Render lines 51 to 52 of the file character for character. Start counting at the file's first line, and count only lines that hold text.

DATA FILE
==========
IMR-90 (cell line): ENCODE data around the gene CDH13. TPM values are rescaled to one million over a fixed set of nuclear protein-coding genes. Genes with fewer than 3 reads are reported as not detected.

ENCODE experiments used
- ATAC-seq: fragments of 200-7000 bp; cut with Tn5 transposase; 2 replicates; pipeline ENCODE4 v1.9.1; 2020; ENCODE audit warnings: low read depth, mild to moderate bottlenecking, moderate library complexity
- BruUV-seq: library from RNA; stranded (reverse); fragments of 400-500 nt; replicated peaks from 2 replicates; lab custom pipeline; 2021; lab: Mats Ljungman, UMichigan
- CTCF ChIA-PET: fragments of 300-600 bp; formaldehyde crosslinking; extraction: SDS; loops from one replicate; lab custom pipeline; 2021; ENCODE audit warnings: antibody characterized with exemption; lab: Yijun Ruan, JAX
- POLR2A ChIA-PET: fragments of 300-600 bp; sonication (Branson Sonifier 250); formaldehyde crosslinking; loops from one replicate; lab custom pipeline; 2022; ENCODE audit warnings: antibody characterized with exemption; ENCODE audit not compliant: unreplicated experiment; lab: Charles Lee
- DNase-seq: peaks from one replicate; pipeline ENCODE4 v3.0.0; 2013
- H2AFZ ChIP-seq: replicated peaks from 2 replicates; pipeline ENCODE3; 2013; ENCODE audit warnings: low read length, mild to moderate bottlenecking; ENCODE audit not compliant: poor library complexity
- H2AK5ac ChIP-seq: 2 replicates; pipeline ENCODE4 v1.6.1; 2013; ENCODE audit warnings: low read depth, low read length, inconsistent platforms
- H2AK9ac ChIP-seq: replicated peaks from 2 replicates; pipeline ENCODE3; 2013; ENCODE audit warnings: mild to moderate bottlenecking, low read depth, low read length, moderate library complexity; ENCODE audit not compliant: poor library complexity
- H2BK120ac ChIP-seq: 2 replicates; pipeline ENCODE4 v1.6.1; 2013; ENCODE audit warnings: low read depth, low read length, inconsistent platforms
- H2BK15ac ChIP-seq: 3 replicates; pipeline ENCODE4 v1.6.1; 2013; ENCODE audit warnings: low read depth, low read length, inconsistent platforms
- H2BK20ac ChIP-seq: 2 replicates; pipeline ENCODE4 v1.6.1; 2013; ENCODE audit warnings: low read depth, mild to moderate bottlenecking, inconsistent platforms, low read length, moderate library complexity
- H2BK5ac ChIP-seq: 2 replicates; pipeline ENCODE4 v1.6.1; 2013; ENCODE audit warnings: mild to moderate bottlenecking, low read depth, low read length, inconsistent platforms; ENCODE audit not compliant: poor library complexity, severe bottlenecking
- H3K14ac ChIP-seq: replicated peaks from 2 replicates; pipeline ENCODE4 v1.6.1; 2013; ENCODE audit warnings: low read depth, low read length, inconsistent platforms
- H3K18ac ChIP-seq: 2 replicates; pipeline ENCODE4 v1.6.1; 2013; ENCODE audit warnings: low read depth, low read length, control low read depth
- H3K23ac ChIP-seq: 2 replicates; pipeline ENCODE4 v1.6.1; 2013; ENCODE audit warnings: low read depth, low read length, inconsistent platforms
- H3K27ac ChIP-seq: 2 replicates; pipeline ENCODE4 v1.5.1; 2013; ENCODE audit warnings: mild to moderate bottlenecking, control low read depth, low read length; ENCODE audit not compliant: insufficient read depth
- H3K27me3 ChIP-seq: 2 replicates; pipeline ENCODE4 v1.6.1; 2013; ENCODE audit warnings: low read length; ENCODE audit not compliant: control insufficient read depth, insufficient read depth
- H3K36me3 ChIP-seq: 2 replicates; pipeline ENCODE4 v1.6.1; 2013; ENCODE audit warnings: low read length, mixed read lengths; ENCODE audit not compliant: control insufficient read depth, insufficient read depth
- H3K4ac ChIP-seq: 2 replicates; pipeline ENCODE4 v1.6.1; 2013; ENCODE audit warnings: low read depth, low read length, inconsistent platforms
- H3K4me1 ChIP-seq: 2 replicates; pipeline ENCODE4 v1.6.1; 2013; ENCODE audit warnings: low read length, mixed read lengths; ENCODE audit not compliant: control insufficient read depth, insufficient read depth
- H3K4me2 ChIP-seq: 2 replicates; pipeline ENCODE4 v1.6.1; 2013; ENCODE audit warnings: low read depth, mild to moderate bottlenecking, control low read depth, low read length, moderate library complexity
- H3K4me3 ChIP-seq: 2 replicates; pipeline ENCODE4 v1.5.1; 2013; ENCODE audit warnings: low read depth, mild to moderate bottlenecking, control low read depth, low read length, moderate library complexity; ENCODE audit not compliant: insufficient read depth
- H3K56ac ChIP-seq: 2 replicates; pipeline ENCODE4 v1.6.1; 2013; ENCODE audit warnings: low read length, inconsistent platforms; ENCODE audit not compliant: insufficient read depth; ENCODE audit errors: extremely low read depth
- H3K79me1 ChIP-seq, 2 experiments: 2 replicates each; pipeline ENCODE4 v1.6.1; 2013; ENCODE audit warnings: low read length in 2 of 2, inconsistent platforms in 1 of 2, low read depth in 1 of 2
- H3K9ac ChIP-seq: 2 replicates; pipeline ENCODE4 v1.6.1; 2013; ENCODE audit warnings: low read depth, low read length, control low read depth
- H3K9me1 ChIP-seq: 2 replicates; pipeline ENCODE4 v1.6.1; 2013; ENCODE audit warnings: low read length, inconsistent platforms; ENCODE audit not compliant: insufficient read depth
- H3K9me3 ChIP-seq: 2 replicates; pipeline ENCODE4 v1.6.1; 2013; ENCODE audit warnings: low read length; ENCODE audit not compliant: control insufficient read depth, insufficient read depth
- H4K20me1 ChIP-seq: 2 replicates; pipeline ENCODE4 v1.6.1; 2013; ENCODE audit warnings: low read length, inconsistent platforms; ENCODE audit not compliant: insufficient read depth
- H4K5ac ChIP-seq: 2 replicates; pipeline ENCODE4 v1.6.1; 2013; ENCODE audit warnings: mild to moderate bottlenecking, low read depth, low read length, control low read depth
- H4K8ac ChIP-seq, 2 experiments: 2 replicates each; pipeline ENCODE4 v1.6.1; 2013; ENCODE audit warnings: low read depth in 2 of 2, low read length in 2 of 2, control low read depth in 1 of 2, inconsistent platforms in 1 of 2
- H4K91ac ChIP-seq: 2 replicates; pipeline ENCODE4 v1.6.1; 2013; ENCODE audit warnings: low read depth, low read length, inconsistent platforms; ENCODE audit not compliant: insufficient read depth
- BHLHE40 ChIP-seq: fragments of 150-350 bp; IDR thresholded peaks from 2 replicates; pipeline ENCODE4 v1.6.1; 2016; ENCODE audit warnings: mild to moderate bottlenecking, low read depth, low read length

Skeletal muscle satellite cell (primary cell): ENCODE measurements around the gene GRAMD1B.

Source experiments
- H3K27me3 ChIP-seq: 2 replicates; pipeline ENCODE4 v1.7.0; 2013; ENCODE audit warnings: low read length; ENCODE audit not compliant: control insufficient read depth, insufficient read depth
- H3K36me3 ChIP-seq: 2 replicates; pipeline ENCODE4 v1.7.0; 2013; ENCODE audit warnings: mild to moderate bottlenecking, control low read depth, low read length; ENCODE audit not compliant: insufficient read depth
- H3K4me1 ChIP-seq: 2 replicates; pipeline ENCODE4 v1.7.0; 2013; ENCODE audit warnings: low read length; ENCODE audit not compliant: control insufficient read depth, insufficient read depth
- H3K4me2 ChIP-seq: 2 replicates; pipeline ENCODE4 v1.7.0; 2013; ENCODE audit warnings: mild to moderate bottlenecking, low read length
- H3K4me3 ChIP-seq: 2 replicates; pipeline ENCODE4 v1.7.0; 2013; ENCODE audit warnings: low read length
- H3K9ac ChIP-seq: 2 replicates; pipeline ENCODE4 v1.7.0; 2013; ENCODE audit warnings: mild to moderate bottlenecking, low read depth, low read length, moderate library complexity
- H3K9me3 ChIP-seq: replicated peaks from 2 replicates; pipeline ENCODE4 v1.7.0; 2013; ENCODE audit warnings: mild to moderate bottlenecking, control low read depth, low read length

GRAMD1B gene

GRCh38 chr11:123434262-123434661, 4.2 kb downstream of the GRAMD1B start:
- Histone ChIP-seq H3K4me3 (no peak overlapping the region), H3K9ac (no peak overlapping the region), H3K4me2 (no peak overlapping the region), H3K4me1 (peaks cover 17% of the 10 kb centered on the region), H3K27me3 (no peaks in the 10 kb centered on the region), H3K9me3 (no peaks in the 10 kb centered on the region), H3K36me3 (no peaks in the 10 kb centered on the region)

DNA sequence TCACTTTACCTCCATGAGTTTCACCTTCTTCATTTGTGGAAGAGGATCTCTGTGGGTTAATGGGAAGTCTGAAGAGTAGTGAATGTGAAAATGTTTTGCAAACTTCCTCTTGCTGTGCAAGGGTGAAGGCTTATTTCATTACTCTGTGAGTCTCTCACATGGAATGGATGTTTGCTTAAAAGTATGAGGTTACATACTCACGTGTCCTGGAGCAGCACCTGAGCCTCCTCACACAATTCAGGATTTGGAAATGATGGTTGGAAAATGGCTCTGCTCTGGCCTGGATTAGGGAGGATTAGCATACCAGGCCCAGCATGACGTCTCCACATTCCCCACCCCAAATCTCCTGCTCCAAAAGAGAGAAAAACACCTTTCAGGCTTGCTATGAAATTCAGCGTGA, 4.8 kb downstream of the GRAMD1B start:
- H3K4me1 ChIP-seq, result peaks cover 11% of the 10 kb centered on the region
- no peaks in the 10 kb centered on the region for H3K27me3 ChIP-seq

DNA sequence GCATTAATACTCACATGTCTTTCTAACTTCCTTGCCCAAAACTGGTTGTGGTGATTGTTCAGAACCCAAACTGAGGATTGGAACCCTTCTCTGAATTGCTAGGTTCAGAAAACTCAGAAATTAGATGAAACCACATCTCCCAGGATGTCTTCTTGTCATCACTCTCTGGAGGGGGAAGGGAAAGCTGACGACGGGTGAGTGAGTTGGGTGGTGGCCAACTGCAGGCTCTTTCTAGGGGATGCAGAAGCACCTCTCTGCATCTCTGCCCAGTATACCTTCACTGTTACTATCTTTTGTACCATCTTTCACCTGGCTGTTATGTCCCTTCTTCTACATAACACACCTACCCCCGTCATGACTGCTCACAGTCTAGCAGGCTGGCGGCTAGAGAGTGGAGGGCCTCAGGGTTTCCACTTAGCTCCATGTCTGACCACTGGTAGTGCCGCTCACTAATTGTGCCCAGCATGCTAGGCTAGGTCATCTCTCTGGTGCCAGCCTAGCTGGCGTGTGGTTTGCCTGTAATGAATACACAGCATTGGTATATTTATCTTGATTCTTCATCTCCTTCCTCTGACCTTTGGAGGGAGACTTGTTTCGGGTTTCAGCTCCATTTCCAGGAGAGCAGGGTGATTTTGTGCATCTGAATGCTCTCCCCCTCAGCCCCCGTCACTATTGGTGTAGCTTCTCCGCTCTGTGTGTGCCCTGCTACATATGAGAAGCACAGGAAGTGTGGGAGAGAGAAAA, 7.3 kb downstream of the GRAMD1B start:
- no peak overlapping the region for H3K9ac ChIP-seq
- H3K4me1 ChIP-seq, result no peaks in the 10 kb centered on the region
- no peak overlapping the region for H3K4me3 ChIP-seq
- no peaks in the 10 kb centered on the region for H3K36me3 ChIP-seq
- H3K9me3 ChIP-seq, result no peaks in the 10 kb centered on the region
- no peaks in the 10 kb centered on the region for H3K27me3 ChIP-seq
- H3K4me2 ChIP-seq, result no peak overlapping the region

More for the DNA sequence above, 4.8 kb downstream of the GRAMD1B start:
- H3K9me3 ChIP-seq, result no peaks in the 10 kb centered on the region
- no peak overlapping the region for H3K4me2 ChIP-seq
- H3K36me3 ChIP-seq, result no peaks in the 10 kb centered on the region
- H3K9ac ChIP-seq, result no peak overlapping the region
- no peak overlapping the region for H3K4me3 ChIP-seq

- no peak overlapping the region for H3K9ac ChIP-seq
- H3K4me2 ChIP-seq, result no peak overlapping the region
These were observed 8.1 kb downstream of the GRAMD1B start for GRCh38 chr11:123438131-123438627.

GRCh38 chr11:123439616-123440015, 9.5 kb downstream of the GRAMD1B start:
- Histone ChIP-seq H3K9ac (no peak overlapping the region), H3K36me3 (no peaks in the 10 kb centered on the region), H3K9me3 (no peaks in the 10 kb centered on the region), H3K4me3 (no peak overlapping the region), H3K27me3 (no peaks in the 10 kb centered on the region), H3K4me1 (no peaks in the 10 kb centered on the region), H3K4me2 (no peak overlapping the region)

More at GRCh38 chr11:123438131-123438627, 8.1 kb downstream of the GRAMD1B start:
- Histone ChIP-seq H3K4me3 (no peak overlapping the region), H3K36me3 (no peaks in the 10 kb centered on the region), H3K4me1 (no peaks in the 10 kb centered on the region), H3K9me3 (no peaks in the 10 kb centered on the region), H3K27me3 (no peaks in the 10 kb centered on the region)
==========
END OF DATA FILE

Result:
- no peak overlapping the region for H3K9ac ChIP-seq
- H3K4me1 ChIP-seq, result no peaks in the 10 kb centered on the region